SUNDAY, NOVEMBER 7, 1926
THE MICHIGAN DAILY
OHI0 HARRIERS TAKE
Led by Captain Kennedy, Ohio
State's cross country team swept to
a decisive victory in the triangular
meet with Michign and Illinois har-
riers yesterday over the five mile
course starting at Ferry field and
finishing on the University golf
course. The score was Ohio State 27,
Michigan 37, Illinois 62. This was I
Michigan's first defeat of the season.
Kennedy took a commanding lead
at the start of the run and was never
headed. He ran a great race and I
finished more than 250 yards ahead of2f
the field. Kennedy's time was 26
minutes, 51 seconds. The strength
ano balance of the Buckeye team was
clearly shown as they took 6 of the
first 11 places. Only the first five
men on each team counted in the
Ted Hornberger came in behind:
Kennedy to take second place and
was followed by another Wolverine,
Capt. Clayton Briggs, who was ten
yards further back. Both men ran
well and left a small gap between
them and the rest of the field. Mon-
roe ran a good race for Michigan and
finished in sixth place after giving all
he had. iskenderian came in next for
the Wolverines finishing twelfth. La-
mont, a sophoihore, was the other
Michigan man to break into the scor-
ing, finishing two places behind Iskei-
McElwee was the first of Coach
Gill's Illini to cross the finish line
taking seventh place. McElwee found
the going a bit too rough and not to
his liking. Stiene was the nexttIlli-
noiS man to finish, gaining tenth
place. Other men who scored for the
Indians were Steiner, thirteenth, No-
vak, fifteenth, and McGrath, six-
teenth. CoachtGill only entered eight
men against ten each for Michigan
and Ohio State.
Edgar and Gammie of the Buckeye
contingent finished in fourth and fifth
places, respectively, not far behind
Ilornberger and Briggs. Donnel
finished eighth and Baker ninth for
the Ohio team. Wostschok, finished
Prof. Harry Carver was the referee
and starter. Only a small crowd was
on hand to greet the men as they
(Uontinued frof Page Six)
other five yards for inompleting the
pass Shuette punted to Friedman who
returned the ball 10 yards to his own
28 yard line. Weber gained two yards
A forward pass Friedman to Weber,
made eight yards and gave Michigan
a first down. Gilbert passed to Fried-
man who ran 30 yards to bring the
ball to Wisconsin's 31 yard line. Web-
er made a yard through center. Web-
er went through center for four more
yards. Kresky replaced Rose in the
Wisconsin lineup. Gilbert made two
yards through the line.
On a. fake kick formation, Weber
gained five yards through center <and
gave Michigan another first down.
Friedman lost five yards on a bad
pass from egnter.
On themnext play, a pass from Gil-
bert to Friedman was completed and
the Michigan captain ran ten yards to
the goal lin, making the last half of
of his run after .twisting through the
hands of two Badger tacklers. Fried-
man kicked goal.
Score, Michigan 31, Wisconsin 0.
Squier replaced Baer at left tackle
for Michigan. Carney substituted for
Cole in the Wisconsin lineup. Bur-
bridge was sent in for Crofoot. Gil-
bert kicked off to Burbridge who was
tackled on his own 25 yard line. Dom-
hoff replaced Capt. Benny Friedman.
Miller replaced Gilbert. Burbridge's
pass to Cameron was incomplete. Bur-
bridge threw a long pass to Harmon
who was thrown offside on his own
42 yard line.
Hotchkiss was sent in for Cameron.
Hoffman intercepted Burbridge's for-
ward pass and brought the ball back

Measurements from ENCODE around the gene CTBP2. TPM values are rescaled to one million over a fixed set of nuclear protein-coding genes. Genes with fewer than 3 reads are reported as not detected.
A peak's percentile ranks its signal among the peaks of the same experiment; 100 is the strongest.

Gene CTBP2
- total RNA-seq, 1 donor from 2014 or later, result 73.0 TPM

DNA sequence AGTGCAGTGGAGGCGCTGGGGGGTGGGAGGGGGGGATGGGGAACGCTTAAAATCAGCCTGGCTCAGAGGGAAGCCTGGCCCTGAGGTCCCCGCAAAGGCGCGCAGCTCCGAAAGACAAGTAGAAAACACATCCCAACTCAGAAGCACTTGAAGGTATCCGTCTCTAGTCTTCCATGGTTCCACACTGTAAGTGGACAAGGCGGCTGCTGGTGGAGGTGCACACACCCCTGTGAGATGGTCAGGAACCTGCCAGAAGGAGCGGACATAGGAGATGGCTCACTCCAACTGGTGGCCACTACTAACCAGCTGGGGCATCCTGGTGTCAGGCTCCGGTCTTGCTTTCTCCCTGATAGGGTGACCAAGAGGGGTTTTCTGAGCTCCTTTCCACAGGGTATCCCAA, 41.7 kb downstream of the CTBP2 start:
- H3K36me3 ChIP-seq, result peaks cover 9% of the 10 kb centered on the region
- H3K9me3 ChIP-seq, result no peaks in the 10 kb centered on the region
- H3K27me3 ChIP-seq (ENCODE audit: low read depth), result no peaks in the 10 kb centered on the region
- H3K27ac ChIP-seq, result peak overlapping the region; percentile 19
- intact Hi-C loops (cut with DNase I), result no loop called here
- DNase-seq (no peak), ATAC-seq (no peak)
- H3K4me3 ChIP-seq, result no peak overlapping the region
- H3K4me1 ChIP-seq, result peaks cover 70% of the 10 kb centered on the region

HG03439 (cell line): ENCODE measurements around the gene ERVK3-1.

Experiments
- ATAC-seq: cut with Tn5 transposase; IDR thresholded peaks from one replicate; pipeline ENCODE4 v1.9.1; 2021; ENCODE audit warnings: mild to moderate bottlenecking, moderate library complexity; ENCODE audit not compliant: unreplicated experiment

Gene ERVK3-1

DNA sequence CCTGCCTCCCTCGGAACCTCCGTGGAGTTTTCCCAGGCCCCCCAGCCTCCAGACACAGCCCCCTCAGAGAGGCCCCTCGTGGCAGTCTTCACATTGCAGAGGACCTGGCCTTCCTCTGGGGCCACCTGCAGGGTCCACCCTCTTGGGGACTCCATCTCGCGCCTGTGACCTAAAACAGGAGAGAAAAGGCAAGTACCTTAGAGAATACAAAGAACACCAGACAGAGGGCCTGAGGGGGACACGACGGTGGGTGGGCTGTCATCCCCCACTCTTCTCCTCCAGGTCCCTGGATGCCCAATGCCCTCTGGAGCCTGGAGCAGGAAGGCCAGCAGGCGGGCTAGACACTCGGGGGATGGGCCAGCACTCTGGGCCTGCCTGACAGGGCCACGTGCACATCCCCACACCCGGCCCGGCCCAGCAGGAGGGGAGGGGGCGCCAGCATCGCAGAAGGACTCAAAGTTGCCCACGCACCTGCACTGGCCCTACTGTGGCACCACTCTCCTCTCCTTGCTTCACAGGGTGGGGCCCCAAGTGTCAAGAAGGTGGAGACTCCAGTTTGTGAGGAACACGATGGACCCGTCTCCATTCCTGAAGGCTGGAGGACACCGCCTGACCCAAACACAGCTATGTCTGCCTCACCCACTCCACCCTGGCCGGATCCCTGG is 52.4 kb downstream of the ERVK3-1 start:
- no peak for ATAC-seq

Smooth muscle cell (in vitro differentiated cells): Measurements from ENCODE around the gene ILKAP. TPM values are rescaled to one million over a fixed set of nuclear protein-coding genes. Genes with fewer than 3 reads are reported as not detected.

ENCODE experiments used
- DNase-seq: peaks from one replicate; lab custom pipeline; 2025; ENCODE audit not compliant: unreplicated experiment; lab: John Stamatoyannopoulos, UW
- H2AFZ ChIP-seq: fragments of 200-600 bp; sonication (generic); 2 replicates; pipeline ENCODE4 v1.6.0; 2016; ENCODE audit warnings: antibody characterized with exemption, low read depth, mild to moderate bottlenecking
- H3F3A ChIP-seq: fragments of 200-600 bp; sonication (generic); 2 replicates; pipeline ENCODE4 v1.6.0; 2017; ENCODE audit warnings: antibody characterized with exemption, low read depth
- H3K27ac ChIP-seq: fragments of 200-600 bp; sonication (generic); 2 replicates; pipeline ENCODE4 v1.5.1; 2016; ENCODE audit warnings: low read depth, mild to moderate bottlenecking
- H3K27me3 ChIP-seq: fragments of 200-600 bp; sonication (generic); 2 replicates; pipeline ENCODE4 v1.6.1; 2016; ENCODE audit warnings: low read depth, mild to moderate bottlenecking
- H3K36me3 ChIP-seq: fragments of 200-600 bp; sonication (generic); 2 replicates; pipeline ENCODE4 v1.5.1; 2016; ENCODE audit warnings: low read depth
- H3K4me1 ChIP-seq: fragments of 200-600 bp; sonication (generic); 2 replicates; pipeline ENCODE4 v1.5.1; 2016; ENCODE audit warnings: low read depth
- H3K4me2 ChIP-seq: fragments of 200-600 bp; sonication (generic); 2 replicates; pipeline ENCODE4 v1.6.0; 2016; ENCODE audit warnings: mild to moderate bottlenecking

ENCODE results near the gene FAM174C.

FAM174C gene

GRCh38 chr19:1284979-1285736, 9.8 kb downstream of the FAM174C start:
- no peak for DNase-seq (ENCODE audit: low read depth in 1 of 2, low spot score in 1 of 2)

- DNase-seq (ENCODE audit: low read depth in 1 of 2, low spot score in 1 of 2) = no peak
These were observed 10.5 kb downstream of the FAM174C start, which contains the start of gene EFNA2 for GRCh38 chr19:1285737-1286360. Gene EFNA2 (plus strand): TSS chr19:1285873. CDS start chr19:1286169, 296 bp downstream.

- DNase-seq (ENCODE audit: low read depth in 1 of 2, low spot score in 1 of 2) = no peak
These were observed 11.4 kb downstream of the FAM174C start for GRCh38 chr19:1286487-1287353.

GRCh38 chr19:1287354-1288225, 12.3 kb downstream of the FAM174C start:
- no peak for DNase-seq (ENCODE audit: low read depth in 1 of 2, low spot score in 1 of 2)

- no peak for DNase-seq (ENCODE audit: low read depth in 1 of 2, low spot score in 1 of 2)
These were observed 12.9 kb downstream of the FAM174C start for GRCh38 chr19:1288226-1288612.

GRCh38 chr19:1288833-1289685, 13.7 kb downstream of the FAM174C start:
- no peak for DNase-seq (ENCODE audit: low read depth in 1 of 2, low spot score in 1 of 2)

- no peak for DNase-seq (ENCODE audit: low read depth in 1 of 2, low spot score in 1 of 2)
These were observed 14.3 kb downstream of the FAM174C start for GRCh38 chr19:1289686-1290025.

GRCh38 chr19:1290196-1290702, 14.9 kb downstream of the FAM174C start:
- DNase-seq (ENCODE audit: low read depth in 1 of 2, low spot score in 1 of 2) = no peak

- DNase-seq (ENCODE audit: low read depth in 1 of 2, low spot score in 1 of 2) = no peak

to Wisconsin's 34 yard line.
Hoffman made eight yards around
right end. Weber fumbled but recov-
ered losing a yard. Weber hit center
for three yards, gtVing Michigan first
down. Domhoff found a hole in the
left side of the line and made six
Hoffman tore through the right side
of the line and twisted his way through
for a touchdown. Hughes replaced
Weber and failed to kick goal.
Score, Wichigain 37, Wisconsin 0...
Hughes kicked of to Shaw who re-
turned the ball to his own 27 yard line.
Harmon failed to gain around Flora's
end. Lovette blocked Burbridge's pass
Final Score, MichIgan 37, Wiscon-
Got Kid Gloom S mied
At Last the Truth About WHY ALL GOLFERS GO NUTTY
My Dear Mr. and Mrs. PubEl:
Just as long as you're going to see "Kid Boots," my first Paramount
picture, I think we should know each other--pleased to meet you. Although
I played the show for three seasons throughout the country, I got more of
a "kick" making the screen version, which took but three months.
The motion picture producers claim that they want new faces for the
screen. I have been out in the sun so much that my face has peeled twice,
which means that I am showing two new faces in this picture.
The other day in the projection room five people besides myself who
witnessed the picture claimed that I was the greatest comedian on the screen.
Now why should my wife and four daughters lie about it?
The leading lady in "Kid Boots" is Clara Bow and I picked her
myself--say, I'm no fool. In two of the reels I kiss Clara seven times and
Famous Players pay me for it. What a business?
Hoping you and your family will enjoy "Kid Boots" as much as I
enjoyed making it, with love and kisses, I am
* Tn 1Ir1hii iiu
ii (huuifith A,11nrrtuimuu
's are a telenhoic su'l.eiher cal Timmi.
i la aer. Dial 21214, and your want ad
The Mc -an Daily reserves the right to
h a d t o r v i s e o r w i t h h o ld - c c i o n a b I
column closes at 3 '. M. d itc pr-cd-
n ulication . N otice of anv- cr~or must bc
,eni time for the second insertion.
Ten cents per rieaoing line (on the b>asis of
v erage words to the line) for one or two
cents per reading line for three or more
U classifieds received at the Daily office
inThe PressnIuilding OionynardStreet.
Special standardi.,ed rates given oilapplica-